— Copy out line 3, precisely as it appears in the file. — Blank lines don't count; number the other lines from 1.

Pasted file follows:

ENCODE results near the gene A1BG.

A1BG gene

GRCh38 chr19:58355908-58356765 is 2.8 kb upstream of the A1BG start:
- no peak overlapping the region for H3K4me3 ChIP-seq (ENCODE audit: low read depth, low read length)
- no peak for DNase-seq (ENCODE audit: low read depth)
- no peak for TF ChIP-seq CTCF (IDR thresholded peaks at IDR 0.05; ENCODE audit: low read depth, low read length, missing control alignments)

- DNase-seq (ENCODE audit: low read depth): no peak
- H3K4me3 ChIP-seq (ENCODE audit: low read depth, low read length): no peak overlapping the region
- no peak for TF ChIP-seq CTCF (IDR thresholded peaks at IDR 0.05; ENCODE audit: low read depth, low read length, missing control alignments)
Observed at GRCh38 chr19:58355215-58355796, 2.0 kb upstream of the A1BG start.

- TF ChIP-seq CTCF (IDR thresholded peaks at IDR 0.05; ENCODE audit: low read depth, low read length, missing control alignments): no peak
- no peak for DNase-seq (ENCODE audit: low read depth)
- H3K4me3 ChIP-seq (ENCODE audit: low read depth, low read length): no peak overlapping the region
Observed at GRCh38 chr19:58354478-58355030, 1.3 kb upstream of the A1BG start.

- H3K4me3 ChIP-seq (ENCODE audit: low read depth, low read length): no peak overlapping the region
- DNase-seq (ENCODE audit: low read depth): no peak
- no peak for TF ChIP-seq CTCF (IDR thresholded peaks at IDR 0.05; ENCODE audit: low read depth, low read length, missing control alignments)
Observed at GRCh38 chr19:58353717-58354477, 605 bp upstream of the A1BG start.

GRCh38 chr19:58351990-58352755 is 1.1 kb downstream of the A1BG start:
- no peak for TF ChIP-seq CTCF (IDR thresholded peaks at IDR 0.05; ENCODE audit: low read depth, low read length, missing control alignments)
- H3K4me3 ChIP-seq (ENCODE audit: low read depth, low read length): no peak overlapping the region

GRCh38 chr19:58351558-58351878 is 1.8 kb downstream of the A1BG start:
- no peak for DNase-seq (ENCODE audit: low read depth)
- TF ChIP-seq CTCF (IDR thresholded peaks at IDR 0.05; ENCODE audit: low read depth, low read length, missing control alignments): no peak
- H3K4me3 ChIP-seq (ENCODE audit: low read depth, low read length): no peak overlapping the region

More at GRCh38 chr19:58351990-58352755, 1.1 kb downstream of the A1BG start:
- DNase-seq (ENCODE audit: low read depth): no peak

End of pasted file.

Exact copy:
GRCh38 chr19:58355908-58356765 is 2.8 kb upstream of the A1BG start: